Feasibility of implementation of simplified management of young infants with possible serious bacterial infection when referral is not feasible in tribal areas of Pune district, Maharashtra, India

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From: PLoS ONE(Vol. 15, Issue 8)
Publisher: Public Library of Science
Document Type: Report
Length: 8,277 words
Lexile Measure: 1520L

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Author(s): Sudipto Roy 1,*, Rutuja Patil 1, Aditi Apte 1, Kavita Thibe 1, Arun Dhongade 1, Bhagawan Pawar 2, Yasir Bin Nisar 3, Samira Aboubaker 4, Shamim Ahmad Qazi 4, Rajiv Bahl 3, Archana Patil 5, Sanjay Juvekar 1, Ashish Bavdekar 1


Globally 2.5 million neonatal deaths were documented in 2018, with Southern Asia having a neonatal mortality rate of 25 per 1000 live births [1]. Worldwide, neonatal sepsis, pneumonia and meningitis together result in up to 25% of all newborn deaths [2,3]. Highest incidence of neonatal sepsis (17,000/ 1,00,000 live births) was reported from India [4]. The mean incidence of bacterial infection among neonates in South Asia is reported as 13.2% per 1000 livebirths and bacterial infections accounted for 92% of the known causes of death due to possible serious bacterial infections. [5].

World Health Organization (WHO) labels potential neonatal sepsis as possible serious bacterial infections (PSBI) in young infants (0-59 days) and recommends referral to a hospital for injectable antibiotics and supportive care. However, in resource-limited settings, especially tribal and geographically difficult terrains, such referrals are often not feasible [6-9], due to distance, cost or cultural reasons [10,11]. Feasibility of treating severe infections in young infants in low resource settings on outpatient basis were first demonstrated in South-east Asia [6-9]. Subsequently, several large community based, randomized trials in Africa and Asia demonstrated the effectiveness of simplified antibiotic regimens in out-patient settings among young infants up to two months of age with signs of PSBI where referral was not feasible [12-16]. WHO in 2015 synthesized available evidence to develop global guidance for management of PSBI in young infants when referral is not feasible [17]. The Government of India also approved a policy for management of PSBI where referral is not possible with simplified antibiotic regimen by primary health care providers [18,19].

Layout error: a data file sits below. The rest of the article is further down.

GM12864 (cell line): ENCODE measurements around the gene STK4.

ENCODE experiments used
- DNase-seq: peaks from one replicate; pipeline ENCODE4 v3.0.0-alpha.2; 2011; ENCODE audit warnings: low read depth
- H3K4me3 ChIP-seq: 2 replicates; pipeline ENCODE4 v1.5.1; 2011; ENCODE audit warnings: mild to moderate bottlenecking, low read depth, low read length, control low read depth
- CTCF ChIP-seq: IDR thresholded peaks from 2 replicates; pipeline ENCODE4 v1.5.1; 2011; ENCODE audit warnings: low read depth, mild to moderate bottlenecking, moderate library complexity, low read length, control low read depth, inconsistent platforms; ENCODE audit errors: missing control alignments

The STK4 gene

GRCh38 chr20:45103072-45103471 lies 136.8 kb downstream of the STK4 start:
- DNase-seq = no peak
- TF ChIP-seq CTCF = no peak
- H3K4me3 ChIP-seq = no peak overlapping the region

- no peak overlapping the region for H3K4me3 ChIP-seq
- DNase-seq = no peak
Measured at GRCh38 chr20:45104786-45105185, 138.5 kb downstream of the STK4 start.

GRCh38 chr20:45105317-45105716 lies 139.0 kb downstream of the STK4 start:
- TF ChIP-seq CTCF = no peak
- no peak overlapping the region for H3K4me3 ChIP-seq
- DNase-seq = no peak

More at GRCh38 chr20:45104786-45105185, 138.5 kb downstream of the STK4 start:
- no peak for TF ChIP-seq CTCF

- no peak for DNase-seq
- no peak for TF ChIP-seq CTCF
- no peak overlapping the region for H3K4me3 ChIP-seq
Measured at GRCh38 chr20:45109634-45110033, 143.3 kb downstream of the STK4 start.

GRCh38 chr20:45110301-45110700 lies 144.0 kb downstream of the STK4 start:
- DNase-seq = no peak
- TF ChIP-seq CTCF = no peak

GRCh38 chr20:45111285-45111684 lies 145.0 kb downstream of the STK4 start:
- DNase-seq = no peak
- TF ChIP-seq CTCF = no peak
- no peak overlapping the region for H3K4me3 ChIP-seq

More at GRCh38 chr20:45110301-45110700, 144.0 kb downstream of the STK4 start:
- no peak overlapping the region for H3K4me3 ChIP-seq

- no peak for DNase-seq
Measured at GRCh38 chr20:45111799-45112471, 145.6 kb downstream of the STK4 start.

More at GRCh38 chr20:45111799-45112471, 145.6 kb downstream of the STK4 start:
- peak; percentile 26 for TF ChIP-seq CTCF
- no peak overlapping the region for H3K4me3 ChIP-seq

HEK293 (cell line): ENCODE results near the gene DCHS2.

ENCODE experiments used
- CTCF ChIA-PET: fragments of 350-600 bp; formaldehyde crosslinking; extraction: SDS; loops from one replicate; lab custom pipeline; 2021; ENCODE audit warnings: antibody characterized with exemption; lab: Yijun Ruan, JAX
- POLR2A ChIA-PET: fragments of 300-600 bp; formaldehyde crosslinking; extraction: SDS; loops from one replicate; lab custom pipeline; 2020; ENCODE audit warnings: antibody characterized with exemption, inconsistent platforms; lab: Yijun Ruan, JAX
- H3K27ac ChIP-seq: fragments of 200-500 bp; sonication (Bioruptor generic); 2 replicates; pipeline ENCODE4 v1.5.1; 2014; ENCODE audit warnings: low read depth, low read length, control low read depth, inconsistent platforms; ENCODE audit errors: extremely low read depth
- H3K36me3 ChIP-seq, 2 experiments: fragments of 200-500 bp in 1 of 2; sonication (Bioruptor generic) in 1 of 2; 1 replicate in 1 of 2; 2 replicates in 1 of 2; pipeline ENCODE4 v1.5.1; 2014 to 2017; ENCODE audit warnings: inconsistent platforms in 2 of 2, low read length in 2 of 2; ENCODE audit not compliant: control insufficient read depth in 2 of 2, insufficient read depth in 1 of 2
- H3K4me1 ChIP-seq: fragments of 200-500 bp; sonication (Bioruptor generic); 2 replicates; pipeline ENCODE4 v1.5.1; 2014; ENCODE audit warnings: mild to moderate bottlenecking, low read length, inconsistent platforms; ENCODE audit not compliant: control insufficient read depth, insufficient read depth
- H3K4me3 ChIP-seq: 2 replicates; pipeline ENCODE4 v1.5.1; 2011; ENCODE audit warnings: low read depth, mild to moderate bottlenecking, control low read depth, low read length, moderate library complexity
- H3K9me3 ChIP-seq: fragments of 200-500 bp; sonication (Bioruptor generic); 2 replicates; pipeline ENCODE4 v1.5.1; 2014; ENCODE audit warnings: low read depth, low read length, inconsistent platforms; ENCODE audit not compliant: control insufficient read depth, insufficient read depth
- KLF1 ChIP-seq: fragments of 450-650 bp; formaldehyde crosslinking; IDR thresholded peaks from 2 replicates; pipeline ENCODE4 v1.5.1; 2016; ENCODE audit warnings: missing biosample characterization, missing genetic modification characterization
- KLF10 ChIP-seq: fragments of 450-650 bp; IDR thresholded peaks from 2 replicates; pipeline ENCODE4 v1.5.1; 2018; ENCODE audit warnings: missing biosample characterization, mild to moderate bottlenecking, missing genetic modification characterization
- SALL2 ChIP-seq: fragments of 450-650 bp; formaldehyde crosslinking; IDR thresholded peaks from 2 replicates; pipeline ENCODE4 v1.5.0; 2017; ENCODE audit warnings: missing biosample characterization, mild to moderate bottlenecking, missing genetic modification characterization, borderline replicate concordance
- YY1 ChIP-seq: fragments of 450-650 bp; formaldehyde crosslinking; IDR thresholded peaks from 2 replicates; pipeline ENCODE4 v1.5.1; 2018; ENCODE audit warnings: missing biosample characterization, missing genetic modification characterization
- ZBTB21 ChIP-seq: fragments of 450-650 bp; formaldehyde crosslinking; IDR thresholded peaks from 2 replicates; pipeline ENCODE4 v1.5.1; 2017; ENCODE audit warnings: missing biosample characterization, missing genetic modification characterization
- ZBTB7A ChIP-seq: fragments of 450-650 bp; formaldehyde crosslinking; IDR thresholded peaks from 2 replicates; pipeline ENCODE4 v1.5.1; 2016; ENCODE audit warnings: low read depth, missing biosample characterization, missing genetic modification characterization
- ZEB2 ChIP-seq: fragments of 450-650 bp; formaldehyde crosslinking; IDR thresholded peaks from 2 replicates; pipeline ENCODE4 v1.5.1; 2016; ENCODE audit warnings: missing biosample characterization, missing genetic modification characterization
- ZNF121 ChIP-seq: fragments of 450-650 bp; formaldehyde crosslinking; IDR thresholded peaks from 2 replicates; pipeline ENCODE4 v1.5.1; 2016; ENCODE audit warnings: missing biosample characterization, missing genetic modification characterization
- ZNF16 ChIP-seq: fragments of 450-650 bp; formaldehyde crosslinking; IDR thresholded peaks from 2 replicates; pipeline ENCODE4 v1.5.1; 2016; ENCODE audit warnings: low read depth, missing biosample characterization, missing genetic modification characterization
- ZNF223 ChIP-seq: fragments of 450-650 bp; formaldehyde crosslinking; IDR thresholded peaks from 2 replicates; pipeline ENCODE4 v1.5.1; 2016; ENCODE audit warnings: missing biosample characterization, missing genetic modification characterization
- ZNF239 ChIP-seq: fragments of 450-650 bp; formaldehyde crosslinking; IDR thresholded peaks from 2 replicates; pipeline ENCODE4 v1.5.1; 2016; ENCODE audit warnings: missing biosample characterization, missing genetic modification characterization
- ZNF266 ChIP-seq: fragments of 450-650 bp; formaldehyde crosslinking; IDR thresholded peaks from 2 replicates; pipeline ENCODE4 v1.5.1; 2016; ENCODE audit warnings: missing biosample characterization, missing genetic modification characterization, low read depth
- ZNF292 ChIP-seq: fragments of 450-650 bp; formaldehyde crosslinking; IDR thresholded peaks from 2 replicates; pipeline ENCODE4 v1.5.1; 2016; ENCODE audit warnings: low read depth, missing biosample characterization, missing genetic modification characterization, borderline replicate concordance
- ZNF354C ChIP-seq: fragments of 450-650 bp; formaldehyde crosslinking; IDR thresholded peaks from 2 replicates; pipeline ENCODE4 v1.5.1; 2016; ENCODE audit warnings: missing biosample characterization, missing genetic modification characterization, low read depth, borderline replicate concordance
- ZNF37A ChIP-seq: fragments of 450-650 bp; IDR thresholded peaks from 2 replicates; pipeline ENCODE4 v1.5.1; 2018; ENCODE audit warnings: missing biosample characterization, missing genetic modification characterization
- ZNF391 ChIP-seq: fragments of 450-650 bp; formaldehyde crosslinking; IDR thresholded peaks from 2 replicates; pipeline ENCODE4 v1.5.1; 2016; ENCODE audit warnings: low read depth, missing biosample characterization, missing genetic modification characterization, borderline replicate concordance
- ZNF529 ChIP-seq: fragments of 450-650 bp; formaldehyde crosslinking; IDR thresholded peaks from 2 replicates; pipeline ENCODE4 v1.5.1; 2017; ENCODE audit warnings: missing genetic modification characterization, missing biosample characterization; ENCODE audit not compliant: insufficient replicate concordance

However, implementation of such guideline in the public health system requires a multi-pronged approach and involves dialogue with the policy makers and program managers, understanding barriers and facilitators for implementation and providing technical support for implementation. While implementation challenges were well documented in controlled conditions in the above mention Asian and African countries, we could not find barriers to implementation of PSBI management within the public health system in India. Thus, an implementation research was planned across four different sites in India within the public health system to facilitate policy adoption and implementation of the WHO PSBI guideline. Maharashtra state has a relatively well functioning public health system and a private sector compared to many other states in India [20]. However, its tribal areas still have poor access to health care due to lack of proper roads, inadequate number of health facilities as well as low level of income and education among tribal population [21]. We describe here the process of implementation and outcomes of simplified management of PSBI in young infants in a tribal population from Western Maharashtra, India.



The aims of the implementation strategy were:

To set up a demonstration site to deliver...

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Gale Document Number: GALE|A633404644